In Washington, D.C., NARA has made a special commitment to the District of Columbia's National History Day program. No other city in the country can match Washington for the availability of resources for the study of the nation's history. It is important that school children and educators in the nation's capital can tap into these invaluable resources as part of their participation in National History Day.
Meanwhile, some very exciting educational activities have been developed far from NARA's headquarters on the National Mall—among other places, at the Eisenhower and Truman Presidential Libraries in the Midwest.
One of those is the "Five Star Leaders" program at the Eisenhower Library in Abilene, Kansas, a program that opened in the fall of 2005. It is structured along the lines of the "White House Decision Center" at the Truman Library in Independence, Missouri, which began in 2001. Both programs, developed with the support of the Eisenhower Foundation and the Truman Institute, respectively, allow middle and high school students the opportunity to come to the libraries and use facsimiles of historic documents to learn how Dwight D. Eisenhower and Harry S. Truman made some of the 20th century's most historic decisions.
At the Truman Library, students take on the roles of President Truman and his top advisers in one of three scenarios: the 1948 Soviet blockade of Berlin, the 1950 invasion of South Korea by North Korea, and the President's 1948 order desegregating U.S. armed forces.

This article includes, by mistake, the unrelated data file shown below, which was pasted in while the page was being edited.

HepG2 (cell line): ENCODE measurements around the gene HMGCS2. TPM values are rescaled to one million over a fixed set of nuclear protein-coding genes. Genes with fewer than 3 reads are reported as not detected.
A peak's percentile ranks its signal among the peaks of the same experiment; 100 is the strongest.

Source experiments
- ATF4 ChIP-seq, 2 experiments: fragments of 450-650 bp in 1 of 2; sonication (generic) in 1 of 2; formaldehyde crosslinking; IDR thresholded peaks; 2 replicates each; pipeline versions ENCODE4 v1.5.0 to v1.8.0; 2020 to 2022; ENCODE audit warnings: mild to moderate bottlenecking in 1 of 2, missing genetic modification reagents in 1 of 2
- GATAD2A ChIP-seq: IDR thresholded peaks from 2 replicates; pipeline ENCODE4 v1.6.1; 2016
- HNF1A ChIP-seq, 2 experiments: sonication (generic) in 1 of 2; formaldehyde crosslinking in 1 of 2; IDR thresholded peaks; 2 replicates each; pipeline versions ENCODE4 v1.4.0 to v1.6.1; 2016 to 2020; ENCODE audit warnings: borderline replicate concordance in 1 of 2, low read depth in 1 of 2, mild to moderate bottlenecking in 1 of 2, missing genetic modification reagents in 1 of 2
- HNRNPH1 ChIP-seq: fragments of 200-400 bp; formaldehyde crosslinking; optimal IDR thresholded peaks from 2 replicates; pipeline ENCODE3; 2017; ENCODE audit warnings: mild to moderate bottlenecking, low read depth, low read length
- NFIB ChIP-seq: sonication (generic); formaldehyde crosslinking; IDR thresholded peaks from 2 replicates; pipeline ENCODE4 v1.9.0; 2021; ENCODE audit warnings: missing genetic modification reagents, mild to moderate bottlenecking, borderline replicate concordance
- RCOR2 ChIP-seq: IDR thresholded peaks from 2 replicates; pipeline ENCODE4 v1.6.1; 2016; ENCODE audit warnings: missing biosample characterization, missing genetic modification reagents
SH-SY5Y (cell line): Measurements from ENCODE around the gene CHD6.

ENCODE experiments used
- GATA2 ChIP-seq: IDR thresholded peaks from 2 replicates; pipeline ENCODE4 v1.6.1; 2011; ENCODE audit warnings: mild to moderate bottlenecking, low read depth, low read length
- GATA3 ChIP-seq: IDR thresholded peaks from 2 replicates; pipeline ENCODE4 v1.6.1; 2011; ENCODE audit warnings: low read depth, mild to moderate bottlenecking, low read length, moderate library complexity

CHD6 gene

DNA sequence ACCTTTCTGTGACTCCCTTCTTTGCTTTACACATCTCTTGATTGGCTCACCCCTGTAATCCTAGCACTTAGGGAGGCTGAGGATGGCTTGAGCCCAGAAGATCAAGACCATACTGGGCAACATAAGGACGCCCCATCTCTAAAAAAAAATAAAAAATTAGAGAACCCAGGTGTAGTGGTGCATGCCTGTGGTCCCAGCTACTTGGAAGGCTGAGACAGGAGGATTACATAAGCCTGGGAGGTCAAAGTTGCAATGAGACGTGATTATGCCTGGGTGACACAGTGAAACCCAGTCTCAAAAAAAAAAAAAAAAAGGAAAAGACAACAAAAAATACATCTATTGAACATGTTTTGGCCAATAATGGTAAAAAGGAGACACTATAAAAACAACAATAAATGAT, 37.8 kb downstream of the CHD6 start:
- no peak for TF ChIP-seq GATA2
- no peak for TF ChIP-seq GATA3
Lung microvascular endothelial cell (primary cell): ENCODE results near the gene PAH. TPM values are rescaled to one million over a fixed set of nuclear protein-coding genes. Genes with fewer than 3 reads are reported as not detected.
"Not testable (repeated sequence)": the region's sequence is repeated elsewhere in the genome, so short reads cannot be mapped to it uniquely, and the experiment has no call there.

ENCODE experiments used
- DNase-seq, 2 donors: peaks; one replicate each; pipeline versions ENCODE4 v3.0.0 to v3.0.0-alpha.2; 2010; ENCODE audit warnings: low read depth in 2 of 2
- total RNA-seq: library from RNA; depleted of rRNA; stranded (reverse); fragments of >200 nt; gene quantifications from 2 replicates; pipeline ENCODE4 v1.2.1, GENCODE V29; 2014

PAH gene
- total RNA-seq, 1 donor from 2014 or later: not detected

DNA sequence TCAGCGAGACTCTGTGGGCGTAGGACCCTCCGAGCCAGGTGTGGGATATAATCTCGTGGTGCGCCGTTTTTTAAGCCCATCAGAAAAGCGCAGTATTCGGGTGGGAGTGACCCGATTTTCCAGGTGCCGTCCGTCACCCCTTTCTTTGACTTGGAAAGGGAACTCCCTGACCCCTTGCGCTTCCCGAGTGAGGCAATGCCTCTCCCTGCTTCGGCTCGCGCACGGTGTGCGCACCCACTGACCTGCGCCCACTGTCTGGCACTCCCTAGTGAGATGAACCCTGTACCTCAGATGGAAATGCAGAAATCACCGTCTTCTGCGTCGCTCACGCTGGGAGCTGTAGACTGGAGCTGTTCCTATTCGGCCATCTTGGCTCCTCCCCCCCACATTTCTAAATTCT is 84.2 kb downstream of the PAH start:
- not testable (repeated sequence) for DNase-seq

At the Eisenhower Library, students portray General Eisenhower and his commanders in the events leading up to the decision to go ahead with the D-day invasion of Europe on June 6, 1944. Five Star Leaders is also developing a scenario for President Eisenhower's decision to send troops to Little Rock in the 1957 desegregation crisis. You can learn more about the Five Star Leaders initiative in this issue of Prologue.
These programs are designed to engage students in learning history by providing them the opportunity to emulate active participants in history. Kim Barbieri, education specialist at the Eisenhower Library, notes that in her 22 years of teaching, she found that project-based curriculum units proved successful in history and government classes because they engaged the students. But the programs at the Truman and Eisenhower libraries go a step further.